Looking Back at the 2011 Boston Red Sox Top Prospects

Boston Red Sox
BOSTON, MA - OCTOBER 09: Raindrops are seen on the Boston Red Sox logo after game three of the American League Divison Series between the Boston Red Sox and the Cleveland Indians was postponed due to weather at Fenway Park on October 9, 2016 in Boston, Massachusetts. (Photo by Elsa/Getty Images)

The 2011 Boston Red Sox farm system had some players that played a small role for the team. MLB.com ranked Will Middlebrooks, Bryce Brentz, Anthony Ranaudo, Félix Doubront, and José Iglesias as the top five prospects in the Red Sox farm system that season. While their careers with the team didn’t work out, it’s interesting to see what they accomplished later on.

Will Middlebrooks

The Boston Red Sox drafted Middlebrooks in the fifth round of the 2007 draft as a shortstop. He made his professional debut in 2008 and moved permanently to third base. In 2010, Middlebrooks set career highs in batting average, homers, and RBI, earning him a promotion to Double-A ball. From this point on, he kept hitting in every level and was seen as the Red Sox future third baseman.

In 2012, Red Sox starting third baseman, Kevin Youkilis struggled to begin the season. This set an opportunity for Middlebrooks who got a promotion to the big leagues. Middlebrooks didn’t skip a beat and made a great first impression in his first MLB season. That year he hit 15 homers with a .288/.325/.509 slash line in 75 games. The team put so much trust in him that they ended up trading Youkilis to the Chicago White Sox. This move made Middlebrooks their permanent third baseman, a move that turned out to be a mistake.

After a great first season in the big leagues, Middlebrooks struggled to replicate his success. He was optioned to Triple-A after starting the 2013 season hitting .192. Over the next two seasons, he spent some time on the disabled list and couldn’t even reach a .700 OPS. The Red Sox quickly moved on and in the 2015 offseason, traded him to the San Diego Padres.

After the Padres, he spent some time with Milwaukee Brewers and Texas Rangers, but his bat never returned to what it used to be in his first season with the Red Sox. In 2018 he was invited to spring training by the Philadelphia Phillies, but broke his leg in a spring training game and didn’t play a single game that season. Middlebrooks announced his retirement from baseball the following offseason.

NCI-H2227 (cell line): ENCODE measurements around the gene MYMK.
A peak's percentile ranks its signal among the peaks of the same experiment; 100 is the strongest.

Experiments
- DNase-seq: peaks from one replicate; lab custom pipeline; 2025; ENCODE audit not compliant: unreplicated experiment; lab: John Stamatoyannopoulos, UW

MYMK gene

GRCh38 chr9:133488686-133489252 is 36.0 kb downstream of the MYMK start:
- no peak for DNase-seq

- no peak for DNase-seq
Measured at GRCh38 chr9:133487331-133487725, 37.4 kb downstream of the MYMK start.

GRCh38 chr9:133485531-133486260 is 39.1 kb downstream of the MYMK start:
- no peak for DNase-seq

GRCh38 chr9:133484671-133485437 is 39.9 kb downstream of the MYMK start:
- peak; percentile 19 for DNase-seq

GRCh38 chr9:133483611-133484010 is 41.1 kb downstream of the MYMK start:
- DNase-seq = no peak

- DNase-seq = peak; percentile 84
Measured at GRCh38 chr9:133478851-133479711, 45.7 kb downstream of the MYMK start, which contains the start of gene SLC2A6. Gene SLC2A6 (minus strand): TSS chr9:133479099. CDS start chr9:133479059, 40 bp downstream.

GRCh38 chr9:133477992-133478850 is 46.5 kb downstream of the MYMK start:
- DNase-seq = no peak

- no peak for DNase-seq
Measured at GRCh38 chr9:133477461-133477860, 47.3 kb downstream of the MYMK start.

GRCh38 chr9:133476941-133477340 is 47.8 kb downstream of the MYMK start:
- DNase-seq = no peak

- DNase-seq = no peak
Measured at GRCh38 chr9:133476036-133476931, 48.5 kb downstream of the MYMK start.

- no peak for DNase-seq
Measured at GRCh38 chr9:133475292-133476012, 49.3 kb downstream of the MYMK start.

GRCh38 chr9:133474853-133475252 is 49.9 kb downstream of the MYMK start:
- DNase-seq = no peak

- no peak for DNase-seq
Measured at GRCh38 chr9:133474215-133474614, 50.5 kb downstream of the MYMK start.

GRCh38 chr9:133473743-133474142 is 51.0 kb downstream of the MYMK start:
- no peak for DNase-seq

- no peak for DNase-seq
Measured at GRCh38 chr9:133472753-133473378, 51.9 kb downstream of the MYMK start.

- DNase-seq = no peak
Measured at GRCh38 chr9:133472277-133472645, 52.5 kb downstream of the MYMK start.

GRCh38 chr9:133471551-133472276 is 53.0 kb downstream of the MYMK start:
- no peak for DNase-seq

Bryce Brentz

The Boston Red Sox drafted Brentz in the first round of the 2010 draft. MLB.com ranked him the second-best prospect in the Red Sox farm system. From 2011-2013 Brentz had some success in the minors, hitting a total of 66 HRs and moving up to Triple-A. However, he also had some trouble staying healthy. In 2013 he missed time when he accidentally shot himself in the leg during the offseason and later in July when he tore his meniscus.

In 2014 Brentz was promoted to the big leagues thanks to his impressive power against minor league pitching. He played a very limited time of nine games posting a .308 batting average but failed to hit any homers or draw any walks. His injury problems continued causing him to play only 59 games in the 2015 season. He was called up in 2016 for another short stint in the majors but his power and plate discipline never translated to the big leagues. He ended up hitting one homer and posted a .279/.313/.377 slash line in 25 games. This would be his last couple of games in the big leagues.

After a successful minor league season in 2017, the Red Sox traded Brentz to the Pittsburgh Pirates for cash consideration. The Pirates later placed him on waivers and he was claimed by the New York Mets. In 2019 Brentz returned to the Red Sox organization for another season. His power was still there but he was struggling to hit for average against minor league pitching. He became a free agent after the season and signed a contract with the High Point Rockers, a team in the independent Atlantic League.

Anthony Ranaudo

The Boston Red Sox drafted Ranaudo in the 2010 draft, with the 39th pick overall. MLB.com ranked him the number one pitching prospect in the organization right out of the draft. He made his professional debut in 2011. That season he posted a 3.97 ERA and finished with 117 strikeouts and 46 walks in 127 innings pitched. In 2012 he was promoted to Double-A but struggled for much of the season. This was mostly due to injury problems that caused him to end the season with only 37 innings pitched. Ranaudo bounced back in 2013 and earned a promotion to Triple-A. He put up the best numbers of his career ending the season with a 2.96 ERA in 24 starts and earning the Pitcher of the Year in the Eastern League.